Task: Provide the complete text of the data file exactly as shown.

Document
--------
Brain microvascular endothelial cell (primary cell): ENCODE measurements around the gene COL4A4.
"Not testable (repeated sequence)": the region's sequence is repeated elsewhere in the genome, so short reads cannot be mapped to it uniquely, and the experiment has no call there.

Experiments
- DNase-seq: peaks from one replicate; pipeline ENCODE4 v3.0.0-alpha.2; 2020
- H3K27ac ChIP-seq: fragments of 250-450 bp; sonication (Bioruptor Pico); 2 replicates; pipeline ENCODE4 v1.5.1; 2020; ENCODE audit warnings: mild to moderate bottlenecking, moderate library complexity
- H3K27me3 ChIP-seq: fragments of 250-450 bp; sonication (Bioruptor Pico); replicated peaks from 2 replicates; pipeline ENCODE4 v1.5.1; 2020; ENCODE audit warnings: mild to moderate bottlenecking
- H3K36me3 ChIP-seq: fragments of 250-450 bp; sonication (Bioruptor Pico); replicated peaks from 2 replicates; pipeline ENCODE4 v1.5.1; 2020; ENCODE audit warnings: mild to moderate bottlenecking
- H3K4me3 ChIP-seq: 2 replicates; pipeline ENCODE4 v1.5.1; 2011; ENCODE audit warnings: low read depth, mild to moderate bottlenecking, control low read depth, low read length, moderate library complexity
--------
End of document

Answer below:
Brain microvascular endothelial cell (primary cell): ENCODE measurements around the gene COL4A4.
"Not testable (repeated sequence)": the region's sequence is repeated elsewhere in the genome, so short reads cannot be mapped to it uniquely, and the experiment has no call there.

Experiments
- DNase-seq: peaks from one replicate; pipeline ENCODE4 v3.0.0-alpha.2; 2020
- H3K27ac ChIP-seq: fragments of 250-450 bp; sonication (Bioruptor Pico); 2 replicates; pipeline ENCODE4 v1.5.1; 2020; ENCODE audit warnings: mild to moderate bottlenecking, moderate library complexity
- H3K27me3 ChIP-seq: fragments of 250-450 bp; sonication (Bioruptor Pico); replicated peaks from 2 replicates; pipeline ENCODE4 v1.5.1; 2020; ENCODE audit warnings: mild to moderate bottlenecking
- H3K36me3 ChIP-seq: fragments of 250-450 bp; sonication (Bioruptor Pico); replicated peaks from 2 replicates; pipeline ENCODE4 v1.5.1; 2020; ENCODE audit warnings: mild to moderate bottlenecking
- H3K4me3 ChIP-seq: 2 replicates; pipeline ENCODE4 v1.5.1; 2011; ENCODE audit warnings: low read depth, mild to moderate bottlenecking, control low read depth, low read length, moderate library complexity